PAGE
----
For this location was the only one on the rock where a tiny remnant of its earlier bush-covered glory survived the fell 1918 invasion of shipwrecked Norwegian rats, Rattus norvegicus. Perhaps their impish hands were just too big for the narrow ledges leading to this one bush (though certainly many a rat would’ve leaped to their death trying during the desperate crash phase of their population), or maybe some deserted sailor cat lurks in a crevice nearby, but for whatever reason, this single bush is the last of its kind.

No plant is an island (even on an island) and this plant has traveled through time as a single unitsample of the ecosystem 80 years ago, when bushes of its kind covered Ball’s Pyramid, supporting grazing herds of giant walking sticks, or “tree lobsters” bigger than your hand. Thanks to the investigations by Austalian scientists David Priddel, Nicholas Carlile, and two assistants, who spotted frass (=bug poo) on the plant during a survey climb in 2001, and the subsequent intrepid night climbing by Carlile and ranger Dean Hiscock to find the nocturnal frass-makers, a herd of 24 of the long-thought extinct tree lobster Dryococelus australis were found grazing upon the Melaleuca. These are the heaviest flightless insects in the world.

After the discovery, it took two years to get permission from the Australian government to remove just 4 of the walking sticks to breed in captivity. The first pair died within two weeks in the care of the private breeder assigned the job. The second pair were bred at Melbourne zoo, and the female nearly died after trying to lay eggs but was rescued with a calcium nectar concoction. Now nearly a thousand adults have been reared to adulthood in captivity.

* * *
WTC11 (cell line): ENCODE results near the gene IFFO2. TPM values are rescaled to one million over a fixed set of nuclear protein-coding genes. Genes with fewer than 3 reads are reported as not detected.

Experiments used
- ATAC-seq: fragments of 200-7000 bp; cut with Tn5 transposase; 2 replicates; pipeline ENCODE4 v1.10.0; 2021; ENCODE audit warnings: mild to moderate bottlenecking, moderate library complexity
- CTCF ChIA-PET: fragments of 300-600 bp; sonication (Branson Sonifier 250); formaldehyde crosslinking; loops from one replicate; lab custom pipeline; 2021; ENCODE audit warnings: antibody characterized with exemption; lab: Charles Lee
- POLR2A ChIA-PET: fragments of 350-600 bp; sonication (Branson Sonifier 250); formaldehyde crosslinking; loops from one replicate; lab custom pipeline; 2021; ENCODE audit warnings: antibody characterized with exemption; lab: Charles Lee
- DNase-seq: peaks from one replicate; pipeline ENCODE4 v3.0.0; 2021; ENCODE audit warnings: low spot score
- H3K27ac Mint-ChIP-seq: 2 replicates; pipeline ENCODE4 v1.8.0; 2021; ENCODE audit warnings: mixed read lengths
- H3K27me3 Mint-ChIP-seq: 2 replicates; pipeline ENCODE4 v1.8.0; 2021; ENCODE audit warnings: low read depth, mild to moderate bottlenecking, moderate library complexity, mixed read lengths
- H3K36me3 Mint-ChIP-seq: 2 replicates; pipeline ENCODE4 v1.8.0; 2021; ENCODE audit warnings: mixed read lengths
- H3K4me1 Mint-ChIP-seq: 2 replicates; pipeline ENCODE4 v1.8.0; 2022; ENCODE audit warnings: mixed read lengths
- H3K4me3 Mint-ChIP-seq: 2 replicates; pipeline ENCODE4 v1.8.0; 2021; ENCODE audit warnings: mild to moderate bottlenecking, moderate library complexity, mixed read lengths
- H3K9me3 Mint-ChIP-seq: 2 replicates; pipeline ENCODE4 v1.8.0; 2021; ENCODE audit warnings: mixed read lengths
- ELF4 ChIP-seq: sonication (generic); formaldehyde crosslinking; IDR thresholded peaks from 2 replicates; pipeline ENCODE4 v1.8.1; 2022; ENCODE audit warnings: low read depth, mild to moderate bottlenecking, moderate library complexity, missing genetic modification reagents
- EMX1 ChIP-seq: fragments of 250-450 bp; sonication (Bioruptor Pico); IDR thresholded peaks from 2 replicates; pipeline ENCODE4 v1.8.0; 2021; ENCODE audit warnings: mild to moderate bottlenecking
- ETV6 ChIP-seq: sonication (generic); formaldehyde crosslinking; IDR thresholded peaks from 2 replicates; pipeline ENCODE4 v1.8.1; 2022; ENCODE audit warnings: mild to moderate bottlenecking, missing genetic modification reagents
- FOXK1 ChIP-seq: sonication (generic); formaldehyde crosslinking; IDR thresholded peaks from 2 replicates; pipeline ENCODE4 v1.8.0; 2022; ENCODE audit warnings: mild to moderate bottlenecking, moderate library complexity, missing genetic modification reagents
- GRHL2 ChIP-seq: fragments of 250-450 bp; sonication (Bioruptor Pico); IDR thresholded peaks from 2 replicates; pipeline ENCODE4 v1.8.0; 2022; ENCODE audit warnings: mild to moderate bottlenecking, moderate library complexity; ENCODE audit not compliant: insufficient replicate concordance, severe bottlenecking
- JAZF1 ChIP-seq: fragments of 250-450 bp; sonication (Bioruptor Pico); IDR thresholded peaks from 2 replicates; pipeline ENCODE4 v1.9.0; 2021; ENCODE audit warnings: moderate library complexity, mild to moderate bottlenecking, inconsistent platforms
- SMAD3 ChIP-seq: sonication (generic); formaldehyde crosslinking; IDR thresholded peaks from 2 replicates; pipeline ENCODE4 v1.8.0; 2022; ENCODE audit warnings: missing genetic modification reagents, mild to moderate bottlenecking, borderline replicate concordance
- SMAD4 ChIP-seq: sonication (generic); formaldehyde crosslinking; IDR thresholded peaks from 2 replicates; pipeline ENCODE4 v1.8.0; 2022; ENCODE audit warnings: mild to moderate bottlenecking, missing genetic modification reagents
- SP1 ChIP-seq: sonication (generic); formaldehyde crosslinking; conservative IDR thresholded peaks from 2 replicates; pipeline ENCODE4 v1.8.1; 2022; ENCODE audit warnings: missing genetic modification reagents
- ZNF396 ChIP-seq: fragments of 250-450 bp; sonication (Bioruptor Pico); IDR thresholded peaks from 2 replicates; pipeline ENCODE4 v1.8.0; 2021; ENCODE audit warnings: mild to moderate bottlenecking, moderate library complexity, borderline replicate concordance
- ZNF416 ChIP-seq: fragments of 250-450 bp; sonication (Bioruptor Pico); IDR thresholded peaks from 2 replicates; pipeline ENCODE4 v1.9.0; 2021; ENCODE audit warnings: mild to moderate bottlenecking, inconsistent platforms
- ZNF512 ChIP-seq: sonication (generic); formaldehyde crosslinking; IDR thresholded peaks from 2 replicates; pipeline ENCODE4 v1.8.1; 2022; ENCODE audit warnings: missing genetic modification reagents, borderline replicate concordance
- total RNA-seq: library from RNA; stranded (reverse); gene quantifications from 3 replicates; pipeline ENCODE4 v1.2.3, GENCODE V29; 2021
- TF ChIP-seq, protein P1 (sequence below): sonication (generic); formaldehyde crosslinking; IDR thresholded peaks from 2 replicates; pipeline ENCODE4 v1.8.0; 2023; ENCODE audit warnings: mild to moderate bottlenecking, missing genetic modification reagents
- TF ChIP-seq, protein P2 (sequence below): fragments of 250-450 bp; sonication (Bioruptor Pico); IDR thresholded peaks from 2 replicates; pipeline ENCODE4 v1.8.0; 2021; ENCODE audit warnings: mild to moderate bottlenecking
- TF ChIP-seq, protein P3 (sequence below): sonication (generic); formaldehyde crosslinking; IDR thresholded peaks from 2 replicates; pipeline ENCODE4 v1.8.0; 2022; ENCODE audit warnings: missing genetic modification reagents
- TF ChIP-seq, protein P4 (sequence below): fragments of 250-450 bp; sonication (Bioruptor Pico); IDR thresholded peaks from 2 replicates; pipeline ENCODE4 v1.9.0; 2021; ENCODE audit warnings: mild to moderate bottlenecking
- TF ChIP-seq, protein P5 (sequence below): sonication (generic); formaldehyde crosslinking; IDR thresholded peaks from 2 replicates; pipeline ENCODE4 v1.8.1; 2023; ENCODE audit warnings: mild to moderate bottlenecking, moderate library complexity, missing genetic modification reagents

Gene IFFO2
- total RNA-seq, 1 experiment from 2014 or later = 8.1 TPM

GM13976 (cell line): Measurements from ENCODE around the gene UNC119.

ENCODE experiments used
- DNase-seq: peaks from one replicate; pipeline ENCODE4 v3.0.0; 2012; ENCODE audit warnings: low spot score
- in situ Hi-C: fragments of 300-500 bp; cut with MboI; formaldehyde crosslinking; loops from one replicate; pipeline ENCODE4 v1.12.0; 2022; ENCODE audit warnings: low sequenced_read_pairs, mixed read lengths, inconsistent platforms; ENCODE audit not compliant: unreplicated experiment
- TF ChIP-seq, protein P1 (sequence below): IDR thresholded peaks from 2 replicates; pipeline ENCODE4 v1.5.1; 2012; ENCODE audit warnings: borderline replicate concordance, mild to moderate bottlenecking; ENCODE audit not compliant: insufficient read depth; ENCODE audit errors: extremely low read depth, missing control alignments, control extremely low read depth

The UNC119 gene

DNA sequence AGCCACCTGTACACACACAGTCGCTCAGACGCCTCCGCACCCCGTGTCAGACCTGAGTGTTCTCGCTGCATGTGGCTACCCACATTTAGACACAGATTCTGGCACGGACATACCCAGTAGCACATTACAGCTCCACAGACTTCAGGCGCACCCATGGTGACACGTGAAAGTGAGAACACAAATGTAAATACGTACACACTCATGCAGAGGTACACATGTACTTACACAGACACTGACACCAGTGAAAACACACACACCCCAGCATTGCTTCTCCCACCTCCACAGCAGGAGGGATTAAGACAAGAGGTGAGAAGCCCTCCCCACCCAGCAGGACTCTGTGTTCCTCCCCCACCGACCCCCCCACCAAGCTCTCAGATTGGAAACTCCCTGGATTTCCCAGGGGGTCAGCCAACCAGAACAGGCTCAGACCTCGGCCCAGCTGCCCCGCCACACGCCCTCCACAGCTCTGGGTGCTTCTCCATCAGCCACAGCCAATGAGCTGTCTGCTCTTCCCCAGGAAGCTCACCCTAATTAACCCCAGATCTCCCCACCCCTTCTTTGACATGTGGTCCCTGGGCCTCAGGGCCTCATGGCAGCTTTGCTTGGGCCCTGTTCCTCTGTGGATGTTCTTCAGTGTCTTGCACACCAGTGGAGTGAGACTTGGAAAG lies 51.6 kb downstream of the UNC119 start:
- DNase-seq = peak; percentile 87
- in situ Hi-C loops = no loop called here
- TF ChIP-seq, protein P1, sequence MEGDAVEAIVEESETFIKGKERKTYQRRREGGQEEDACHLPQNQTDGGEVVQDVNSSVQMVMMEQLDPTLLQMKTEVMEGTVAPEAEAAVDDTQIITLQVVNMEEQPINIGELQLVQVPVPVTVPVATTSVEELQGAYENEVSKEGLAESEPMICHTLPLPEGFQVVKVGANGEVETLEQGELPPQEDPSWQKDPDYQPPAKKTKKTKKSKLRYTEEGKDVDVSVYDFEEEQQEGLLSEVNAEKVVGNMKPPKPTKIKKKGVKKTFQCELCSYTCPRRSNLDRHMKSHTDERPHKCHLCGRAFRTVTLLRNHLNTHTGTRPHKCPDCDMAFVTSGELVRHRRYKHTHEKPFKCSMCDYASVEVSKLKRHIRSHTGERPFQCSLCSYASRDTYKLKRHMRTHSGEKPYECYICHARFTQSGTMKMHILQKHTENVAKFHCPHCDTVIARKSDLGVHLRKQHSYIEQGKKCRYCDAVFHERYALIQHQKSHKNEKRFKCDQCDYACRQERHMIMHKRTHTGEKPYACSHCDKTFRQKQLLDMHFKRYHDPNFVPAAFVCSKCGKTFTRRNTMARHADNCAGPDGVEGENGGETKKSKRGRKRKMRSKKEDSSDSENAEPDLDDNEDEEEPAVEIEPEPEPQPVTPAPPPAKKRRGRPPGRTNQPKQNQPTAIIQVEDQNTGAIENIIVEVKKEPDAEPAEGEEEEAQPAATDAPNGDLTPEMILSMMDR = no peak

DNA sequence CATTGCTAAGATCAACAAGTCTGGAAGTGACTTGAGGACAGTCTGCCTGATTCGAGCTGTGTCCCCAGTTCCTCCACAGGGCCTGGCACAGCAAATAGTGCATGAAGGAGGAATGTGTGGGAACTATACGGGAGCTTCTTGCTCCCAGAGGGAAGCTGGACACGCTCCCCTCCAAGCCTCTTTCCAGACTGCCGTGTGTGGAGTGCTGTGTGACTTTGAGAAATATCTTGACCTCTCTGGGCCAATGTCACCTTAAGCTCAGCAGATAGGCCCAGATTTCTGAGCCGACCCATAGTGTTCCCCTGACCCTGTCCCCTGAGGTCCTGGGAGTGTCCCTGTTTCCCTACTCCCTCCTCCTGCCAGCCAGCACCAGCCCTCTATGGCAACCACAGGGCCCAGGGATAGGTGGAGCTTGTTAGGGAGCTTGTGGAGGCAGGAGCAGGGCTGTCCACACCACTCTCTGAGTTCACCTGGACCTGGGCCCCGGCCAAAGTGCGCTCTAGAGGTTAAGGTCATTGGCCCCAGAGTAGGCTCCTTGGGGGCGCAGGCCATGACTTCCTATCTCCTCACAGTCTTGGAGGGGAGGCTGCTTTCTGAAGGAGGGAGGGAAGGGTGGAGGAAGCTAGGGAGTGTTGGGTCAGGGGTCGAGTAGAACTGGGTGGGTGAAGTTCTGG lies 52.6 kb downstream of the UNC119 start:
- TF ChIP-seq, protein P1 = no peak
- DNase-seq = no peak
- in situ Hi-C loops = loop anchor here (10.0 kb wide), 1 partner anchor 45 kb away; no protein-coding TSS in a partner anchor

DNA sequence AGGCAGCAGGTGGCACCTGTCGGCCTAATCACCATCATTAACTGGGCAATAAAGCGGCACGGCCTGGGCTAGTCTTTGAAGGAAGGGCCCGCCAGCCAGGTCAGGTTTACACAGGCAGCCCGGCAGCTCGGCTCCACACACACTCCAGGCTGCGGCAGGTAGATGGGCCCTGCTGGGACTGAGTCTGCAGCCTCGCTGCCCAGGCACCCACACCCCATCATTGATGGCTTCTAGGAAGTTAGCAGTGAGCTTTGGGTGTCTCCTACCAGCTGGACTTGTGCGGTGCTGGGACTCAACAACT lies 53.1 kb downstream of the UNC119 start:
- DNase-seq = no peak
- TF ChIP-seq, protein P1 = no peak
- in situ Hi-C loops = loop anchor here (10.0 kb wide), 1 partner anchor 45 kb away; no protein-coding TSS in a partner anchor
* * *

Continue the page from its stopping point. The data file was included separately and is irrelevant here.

It was noticed that mating pairs of this species exhibited strong bonds for insects, spooning each night.

Conservationists are now considering extirpating the rats on Ball’s Pyramid and repopulating it with captive-bred tree lobsters.

Rats are voracious for most insects and plant seeds. Most likely, they destroyed the native ecosystem in a top down and bottom up blitzkreig of trophic domination. First they went after the seabird eggs and tree lobsters, then smaller insects and seeds of the Melalueca bush. The desperate overpopulated descendents of the first gluttonous rats were driven to eat the toxic Melalueca and destroy and scavenge any organic bits and seeds til the island was scoured clean of plant and insects and soil alike. For though the walking sticks devour the plants, their frassfall and stimulated abscission of tissues by the bush formed the soil essential for water retention around the roots and recycling of nutrients to enriched forms for re-absorption by the plant.

In the age of species extinctions every few seconds, we’ve succeeded in domesticating a nearly extinct species. Farming the tree lobsters will surely become easier over time as they adapt to their streamlined, human-controlled environments. One big question remains: are they really as tasty as lobsters?